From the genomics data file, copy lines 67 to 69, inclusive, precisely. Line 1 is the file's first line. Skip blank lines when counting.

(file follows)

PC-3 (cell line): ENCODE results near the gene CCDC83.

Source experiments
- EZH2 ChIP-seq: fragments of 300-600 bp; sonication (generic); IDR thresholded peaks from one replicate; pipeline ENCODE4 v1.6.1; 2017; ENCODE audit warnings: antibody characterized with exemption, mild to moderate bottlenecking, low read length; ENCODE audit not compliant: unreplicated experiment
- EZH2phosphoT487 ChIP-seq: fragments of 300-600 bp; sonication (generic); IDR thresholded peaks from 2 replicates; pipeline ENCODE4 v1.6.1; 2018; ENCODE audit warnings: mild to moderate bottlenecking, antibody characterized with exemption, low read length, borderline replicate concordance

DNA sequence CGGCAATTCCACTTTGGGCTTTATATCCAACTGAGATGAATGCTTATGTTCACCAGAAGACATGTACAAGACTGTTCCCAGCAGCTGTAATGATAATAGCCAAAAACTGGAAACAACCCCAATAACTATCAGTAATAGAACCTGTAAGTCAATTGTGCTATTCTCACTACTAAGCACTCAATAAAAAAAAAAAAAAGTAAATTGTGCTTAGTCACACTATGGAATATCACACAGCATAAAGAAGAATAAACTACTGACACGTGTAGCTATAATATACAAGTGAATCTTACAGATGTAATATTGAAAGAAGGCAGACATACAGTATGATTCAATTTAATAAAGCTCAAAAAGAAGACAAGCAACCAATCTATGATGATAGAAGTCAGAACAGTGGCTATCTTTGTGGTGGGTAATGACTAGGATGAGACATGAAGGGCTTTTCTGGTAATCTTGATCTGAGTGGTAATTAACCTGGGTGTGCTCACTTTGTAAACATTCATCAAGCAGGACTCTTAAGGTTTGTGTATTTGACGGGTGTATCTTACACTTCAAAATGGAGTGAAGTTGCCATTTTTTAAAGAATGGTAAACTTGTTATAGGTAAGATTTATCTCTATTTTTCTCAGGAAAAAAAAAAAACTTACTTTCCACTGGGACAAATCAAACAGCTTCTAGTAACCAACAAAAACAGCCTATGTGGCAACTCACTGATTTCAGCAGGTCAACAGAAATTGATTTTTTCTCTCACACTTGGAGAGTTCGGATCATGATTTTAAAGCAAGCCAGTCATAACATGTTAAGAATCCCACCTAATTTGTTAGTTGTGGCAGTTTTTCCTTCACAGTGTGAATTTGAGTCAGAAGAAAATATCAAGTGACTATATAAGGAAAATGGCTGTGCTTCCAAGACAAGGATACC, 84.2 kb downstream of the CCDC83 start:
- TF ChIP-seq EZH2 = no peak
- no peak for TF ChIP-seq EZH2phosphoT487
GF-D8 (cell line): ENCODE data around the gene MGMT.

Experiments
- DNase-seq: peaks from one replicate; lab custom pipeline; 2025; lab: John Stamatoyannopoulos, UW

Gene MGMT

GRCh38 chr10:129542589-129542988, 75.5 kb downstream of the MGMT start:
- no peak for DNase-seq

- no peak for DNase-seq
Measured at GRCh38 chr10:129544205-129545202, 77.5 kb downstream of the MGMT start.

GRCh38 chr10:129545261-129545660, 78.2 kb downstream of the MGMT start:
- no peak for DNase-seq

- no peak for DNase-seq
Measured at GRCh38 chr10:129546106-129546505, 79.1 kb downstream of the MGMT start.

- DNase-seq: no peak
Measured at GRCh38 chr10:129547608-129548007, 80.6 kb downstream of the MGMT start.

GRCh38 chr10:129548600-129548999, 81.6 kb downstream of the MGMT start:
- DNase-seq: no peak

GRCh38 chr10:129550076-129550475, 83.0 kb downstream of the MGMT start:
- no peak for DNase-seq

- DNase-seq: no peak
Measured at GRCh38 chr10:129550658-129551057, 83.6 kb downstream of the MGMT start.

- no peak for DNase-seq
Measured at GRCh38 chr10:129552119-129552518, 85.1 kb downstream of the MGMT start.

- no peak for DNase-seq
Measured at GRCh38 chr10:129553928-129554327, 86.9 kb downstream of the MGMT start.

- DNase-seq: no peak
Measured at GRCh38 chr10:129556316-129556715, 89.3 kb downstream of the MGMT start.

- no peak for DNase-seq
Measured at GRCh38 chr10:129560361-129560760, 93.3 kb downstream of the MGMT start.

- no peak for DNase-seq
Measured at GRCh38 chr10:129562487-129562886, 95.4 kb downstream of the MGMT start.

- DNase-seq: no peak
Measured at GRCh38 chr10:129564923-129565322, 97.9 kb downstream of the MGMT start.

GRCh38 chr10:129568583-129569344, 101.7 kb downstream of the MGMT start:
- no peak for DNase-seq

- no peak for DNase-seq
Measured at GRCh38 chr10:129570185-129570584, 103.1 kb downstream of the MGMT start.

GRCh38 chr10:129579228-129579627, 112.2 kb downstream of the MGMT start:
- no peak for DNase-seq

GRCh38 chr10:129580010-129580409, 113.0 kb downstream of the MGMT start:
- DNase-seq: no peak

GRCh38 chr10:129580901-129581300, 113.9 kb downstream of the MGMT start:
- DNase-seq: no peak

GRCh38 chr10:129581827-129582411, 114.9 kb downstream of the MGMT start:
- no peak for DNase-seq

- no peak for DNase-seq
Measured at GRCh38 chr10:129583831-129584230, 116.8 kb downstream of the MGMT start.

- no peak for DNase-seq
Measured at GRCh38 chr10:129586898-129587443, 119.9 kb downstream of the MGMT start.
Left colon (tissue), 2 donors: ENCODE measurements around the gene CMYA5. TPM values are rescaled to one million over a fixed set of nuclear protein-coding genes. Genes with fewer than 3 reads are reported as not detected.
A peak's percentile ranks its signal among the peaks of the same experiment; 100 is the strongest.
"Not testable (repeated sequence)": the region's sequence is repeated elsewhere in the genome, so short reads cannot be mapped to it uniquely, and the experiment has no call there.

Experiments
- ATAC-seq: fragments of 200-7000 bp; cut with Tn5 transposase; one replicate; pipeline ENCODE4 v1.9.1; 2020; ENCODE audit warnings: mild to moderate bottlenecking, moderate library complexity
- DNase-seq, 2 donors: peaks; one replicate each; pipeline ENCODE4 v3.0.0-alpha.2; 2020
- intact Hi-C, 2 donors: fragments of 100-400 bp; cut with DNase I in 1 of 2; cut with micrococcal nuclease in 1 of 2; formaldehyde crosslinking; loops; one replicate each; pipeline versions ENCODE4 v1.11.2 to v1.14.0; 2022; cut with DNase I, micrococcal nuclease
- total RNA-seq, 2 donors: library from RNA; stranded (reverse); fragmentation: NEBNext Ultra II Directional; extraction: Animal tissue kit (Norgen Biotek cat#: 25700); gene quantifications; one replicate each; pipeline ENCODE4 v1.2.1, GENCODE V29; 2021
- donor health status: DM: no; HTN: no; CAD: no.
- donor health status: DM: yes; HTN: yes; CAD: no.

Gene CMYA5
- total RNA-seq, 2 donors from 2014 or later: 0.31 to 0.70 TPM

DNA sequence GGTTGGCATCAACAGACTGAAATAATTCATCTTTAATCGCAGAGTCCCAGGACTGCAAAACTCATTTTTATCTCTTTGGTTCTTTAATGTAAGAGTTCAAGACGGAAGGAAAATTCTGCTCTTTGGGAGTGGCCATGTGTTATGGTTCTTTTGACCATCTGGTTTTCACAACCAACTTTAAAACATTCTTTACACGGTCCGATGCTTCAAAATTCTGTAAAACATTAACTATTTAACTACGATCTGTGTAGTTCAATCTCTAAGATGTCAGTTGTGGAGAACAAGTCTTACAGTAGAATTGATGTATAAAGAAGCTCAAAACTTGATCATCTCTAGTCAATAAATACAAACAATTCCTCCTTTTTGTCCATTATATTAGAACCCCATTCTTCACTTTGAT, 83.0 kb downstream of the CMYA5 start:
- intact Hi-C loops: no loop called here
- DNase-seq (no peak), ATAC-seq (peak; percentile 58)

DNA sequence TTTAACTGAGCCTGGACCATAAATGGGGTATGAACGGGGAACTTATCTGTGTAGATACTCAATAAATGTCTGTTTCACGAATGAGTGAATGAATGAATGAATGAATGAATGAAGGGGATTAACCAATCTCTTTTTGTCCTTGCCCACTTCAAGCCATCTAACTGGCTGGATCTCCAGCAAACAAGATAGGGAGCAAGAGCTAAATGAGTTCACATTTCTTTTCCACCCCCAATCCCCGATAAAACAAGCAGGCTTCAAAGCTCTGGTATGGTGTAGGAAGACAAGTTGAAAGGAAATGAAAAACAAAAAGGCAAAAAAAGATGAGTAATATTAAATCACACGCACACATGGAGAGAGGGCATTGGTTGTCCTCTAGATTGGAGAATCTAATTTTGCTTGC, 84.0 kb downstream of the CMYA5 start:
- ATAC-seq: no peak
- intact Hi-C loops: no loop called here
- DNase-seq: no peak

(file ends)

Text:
- total RNA-seq, 2 donors from 2014 or later: 0.31 to 0.70 TPM

DNA sequence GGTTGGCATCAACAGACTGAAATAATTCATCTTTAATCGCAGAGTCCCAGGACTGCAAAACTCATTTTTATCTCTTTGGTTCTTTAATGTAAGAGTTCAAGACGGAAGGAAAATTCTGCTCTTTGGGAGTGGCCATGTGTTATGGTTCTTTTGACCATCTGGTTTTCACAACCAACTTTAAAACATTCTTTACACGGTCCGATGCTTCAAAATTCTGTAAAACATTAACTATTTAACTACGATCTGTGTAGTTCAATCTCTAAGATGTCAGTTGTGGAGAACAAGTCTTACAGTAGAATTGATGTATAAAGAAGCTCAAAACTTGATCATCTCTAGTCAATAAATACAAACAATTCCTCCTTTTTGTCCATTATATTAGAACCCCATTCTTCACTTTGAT, 83.0 kb downstream of the CMYA5 start:
- intact Hi-C loops: no loop called here